Sunday, May 17, 2009

Karzai’s melodies by Muhammad Jamil

Afghan President Hamid Karzai's outpourings over these days do come pleasingly to Pakistani ears.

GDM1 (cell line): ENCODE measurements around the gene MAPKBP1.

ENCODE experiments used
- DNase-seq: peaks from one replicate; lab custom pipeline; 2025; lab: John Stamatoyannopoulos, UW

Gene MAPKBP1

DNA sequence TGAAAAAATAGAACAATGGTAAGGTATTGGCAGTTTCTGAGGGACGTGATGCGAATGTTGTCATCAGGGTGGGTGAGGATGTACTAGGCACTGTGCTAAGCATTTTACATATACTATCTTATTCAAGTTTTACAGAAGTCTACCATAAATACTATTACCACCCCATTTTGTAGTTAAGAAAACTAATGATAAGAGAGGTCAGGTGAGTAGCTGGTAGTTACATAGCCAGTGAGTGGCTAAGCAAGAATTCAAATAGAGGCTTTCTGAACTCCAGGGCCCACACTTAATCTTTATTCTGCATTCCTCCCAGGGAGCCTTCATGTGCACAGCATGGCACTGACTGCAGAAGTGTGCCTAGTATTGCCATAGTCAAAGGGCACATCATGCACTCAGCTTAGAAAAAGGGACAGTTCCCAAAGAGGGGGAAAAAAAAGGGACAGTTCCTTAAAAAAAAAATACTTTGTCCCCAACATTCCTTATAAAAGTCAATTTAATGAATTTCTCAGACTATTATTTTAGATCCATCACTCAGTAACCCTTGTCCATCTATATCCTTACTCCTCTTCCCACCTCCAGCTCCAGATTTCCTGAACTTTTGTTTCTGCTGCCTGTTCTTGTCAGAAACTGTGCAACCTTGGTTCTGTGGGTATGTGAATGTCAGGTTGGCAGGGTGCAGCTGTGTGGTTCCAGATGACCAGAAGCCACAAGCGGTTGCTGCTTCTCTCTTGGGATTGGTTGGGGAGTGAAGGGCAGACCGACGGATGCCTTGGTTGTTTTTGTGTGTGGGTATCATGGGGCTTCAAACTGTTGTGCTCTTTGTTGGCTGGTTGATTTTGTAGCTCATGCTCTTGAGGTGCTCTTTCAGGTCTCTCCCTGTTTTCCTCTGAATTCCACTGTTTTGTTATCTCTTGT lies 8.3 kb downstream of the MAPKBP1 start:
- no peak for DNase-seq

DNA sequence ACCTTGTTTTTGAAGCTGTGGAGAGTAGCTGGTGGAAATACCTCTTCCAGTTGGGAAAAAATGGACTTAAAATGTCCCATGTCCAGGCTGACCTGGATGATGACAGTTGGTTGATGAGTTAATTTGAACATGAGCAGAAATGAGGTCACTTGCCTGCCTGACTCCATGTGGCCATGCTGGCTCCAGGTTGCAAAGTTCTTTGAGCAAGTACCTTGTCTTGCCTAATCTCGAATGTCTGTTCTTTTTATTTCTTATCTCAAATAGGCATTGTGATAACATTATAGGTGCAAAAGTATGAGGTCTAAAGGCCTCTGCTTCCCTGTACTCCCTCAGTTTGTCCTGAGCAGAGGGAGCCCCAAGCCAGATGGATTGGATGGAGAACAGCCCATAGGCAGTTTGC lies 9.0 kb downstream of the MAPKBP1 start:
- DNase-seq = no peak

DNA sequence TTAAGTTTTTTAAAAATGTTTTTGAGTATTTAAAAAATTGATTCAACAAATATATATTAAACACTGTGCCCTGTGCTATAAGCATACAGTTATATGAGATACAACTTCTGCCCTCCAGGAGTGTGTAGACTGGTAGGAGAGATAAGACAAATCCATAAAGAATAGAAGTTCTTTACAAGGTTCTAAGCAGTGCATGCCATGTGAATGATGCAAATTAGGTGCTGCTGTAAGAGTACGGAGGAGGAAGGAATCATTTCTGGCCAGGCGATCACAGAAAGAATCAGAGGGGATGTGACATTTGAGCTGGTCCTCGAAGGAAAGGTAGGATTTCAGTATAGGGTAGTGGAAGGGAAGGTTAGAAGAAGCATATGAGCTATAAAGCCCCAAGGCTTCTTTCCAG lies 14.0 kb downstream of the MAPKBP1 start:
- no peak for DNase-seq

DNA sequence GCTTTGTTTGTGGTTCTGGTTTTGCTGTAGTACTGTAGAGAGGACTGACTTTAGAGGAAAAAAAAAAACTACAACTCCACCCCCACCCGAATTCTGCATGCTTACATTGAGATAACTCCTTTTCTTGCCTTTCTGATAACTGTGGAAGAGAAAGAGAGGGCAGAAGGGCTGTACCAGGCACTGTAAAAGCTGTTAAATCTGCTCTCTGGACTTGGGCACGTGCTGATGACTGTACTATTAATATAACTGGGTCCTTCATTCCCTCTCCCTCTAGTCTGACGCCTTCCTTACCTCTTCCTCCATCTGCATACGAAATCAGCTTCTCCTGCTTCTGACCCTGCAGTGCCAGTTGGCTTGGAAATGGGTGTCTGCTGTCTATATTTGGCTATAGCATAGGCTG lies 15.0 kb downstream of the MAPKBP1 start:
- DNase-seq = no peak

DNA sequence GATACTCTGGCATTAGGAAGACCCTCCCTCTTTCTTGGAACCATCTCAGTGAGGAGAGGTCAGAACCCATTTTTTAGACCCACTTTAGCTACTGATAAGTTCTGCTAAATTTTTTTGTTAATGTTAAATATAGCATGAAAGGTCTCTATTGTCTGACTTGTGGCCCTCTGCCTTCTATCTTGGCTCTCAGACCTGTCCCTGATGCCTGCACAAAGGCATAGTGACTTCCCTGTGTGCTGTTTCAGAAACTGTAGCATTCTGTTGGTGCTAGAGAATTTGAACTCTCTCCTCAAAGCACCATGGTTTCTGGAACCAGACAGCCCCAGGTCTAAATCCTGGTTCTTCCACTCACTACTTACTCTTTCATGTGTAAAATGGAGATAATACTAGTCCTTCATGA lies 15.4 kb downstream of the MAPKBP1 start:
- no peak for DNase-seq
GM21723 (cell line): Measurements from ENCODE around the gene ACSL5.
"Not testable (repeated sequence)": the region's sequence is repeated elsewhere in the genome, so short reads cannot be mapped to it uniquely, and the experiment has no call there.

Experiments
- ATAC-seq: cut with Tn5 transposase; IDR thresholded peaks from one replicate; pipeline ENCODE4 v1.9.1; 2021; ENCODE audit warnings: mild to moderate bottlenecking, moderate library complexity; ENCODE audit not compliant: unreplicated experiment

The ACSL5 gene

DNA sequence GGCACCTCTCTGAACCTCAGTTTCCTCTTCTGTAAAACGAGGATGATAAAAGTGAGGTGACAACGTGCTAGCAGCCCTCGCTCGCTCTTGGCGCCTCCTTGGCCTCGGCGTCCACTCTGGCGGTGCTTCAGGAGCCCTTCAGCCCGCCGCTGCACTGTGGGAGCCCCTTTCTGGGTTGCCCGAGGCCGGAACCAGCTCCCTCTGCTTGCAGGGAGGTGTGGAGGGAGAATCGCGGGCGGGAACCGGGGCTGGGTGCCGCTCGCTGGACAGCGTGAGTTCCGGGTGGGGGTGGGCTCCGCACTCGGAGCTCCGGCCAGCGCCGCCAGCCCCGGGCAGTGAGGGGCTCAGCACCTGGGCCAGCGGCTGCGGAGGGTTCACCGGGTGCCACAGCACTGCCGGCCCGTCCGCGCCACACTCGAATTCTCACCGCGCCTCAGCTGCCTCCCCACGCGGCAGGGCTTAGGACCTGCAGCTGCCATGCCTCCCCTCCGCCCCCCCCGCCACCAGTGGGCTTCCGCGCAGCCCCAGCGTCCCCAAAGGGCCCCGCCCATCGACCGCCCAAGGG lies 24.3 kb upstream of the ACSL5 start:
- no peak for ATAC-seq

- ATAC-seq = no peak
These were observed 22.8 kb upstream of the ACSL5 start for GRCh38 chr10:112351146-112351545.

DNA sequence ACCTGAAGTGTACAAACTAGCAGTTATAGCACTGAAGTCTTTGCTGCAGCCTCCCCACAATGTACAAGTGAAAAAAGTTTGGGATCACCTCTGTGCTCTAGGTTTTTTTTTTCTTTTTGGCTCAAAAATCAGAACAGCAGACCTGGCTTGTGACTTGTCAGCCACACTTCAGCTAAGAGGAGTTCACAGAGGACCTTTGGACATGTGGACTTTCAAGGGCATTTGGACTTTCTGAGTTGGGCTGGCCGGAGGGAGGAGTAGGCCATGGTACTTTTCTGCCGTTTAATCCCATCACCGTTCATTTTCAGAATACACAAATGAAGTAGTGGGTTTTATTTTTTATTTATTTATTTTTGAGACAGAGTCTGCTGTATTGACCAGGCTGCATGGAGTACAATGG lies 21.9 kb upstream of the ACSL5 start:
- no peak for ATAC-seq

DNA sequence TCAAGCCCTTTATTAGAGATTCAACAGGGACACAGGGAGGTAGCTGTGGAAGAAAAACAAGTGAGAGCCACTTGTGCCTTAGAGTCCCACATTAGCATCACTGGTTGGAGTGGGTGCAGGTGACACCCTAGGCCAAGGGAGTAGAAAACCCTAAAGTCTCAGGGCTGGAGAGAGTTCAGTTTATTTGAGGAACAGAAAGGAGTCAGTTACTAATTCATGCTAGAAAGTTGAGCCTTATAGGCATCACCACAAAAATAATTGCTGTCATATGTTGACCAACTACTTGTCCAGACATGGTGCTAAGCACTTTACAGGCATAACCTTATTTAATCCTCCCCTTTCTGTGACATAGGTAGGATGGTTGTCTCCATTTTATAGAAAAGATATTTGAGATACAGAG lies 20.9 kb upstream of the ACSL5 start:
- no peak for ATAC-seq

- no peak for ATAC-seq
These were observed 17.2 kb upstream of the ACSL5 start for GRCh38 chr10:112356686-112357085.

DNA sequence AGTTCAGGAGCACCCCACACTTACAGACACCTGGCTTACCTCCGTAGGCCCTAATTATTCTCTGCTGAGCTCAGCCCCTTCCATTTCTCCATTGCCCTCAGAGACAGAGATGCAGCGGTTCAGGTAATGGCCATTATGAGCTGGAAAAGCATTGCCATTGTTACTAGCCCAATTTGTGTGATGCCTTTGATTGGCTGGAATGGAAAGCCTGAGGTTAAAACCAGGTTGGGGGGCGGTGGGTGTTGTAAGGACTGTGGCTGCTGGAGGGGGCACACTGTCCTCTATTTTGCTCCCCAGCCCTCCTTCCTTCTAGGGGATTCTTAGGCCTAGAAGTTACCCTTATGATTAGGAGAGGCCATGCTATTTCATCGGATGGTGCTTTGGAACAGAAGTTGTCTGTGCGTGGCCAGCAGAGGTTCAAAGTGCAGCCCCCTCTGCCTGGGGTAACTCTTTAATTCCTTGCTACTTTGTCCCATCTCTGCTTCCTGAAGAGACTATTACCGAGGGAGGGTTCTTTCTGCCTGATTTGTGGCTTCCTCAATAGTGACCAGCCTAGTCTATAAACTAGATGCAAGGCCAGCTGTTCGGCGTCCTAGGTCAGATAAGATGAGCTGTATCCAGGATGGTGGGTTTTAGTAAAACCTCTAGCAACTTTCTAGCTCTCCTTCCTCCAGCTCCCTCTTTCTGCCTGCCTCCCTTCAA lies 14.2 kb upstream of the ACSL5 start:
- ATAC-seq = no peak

But his melodies have rather come too late in the day, after much water has flowed down the bridge. Had indeed he been somewhat sincerely friendly to Pakistan, the two neighbours with their concerted endeavours would have possibly succeeded in pacifying the war-torn Afghanistan and in curbing monstrous extremism blighting them so horrifically. His Pakhtun ethnicity would have stood them in good stead, particularly in bringing to peace his country's restive south and east, his community's strongholds from where the Taliban drew their main support and where they are now insurmountably entrenched. Yet Karzai fell to playing a slave to the Americans and a surrogate to his Northern Alliance allies, and took to path of hostility and animosity against Pakistan, though ostensibly mouthing pious vows towards it but keeping a dagger in the cloak to stab it all the way. Pakistan's sincerity he invariably rewarded with deceit. Leave alone keep hauling Pakistan over the coals at his American masters' wink. He was not ever loath in swatting Pakistan right, left and centre, at the behest of his Northern Alliance allies, never taking a pause to ponder if they were taking him too for a ride even domestically. It was after ages the non-Pakhtuns, making up this alliance, had come to occupy a domineering position in Afghanistan's power dispensation, albeit courtesy the American conquerors in reward of services it had rendered them in toppling the Taliban and occupying a country traditionally ruled by its Pakhtun majority or their appointees. And if for this alliance's pleasure he kept his ethnic Pakhtun majority at bay from his country's prevalent power structure, at its behest he kept Afghanistan's relations with Pakistan turbulent too. He couldn't be unaware of the alliance's chumminess with India. Nor could he be oblivious of its machinations to embed India even strategically in Afghanistan to the detriment of Pakistan's compelling security interests. Yet he batted not an eyelid in playing ball with this scheming alliance against Pakistan. And even if not actively, he became an acquiescent participant in the plots that the alliance-dominated Afghan intelligence hatched up in collusion with CIA, RAW and Mossad to hurt Pakistan and destabilise it. Unknowing, too, he couldn't be of anti-Pakistan activities of Baloch dissidents, holed up in alien agencies' safe havens in Afghanistan. Yet all through he has always put a straight face on these inimical activities taking place in his country against Pakistan and instead has throughout kept demonising Pakistan impudently and churlishly. This really hurts, coming as it does from a man who couldn't be ignorant of the tremendous sacrifices Pakistan has made for Afghanistan's cause and the immense sufferings it has been bearing on this score till-date. Although in the Afghan jihadi structure, he had had a secondary role, still he would be knowing full well how Pakistan stuck out its neck at great risk to its own security for the Soviet aggression's vacation in Afghanistan. India, he may not have forgotten, was then staunchly on the Soviet side. And as Pakistan was struggling desperately to overcome the fallout of that involvement in Afghanistan, it finds now in a perilously bristling minefield for getting involved in yet another pacification campaign there, again thanklessly. Nonetheless, if Afghanistan's predominant Pakhtun south and east are under the resurgent Taliban's thumb, he himself is to blame. He never understood that for vested political reasons the Northern Alliance would very much want these Pakhtun regions to be perpetually disturbed. That way its supremacy in the existing power structure goes unchallenged. Its Indian friends, too, want the Pakhtuns stay sidelined, as the existing dispensation serves it well. And by a sheer quirk of circumstances, he may recapture the presidency in the August polls. For the present, he looks a shoo-in, as no formidable contender has yet emerged on the scene. But he will stay a lame duck, as the Obama administration is quite averse to him and will find out ways to bypass him. By every consideration, Hamid Karzai has burnt all his boats. His odes to Pakistan will be of no avail now, as it itself will be in a spot for Obama's Af-Pak strategy. In it, both Pakistan and Afghanistan figure as foot soldiers, with India in region occupying seat of a full partner of America.

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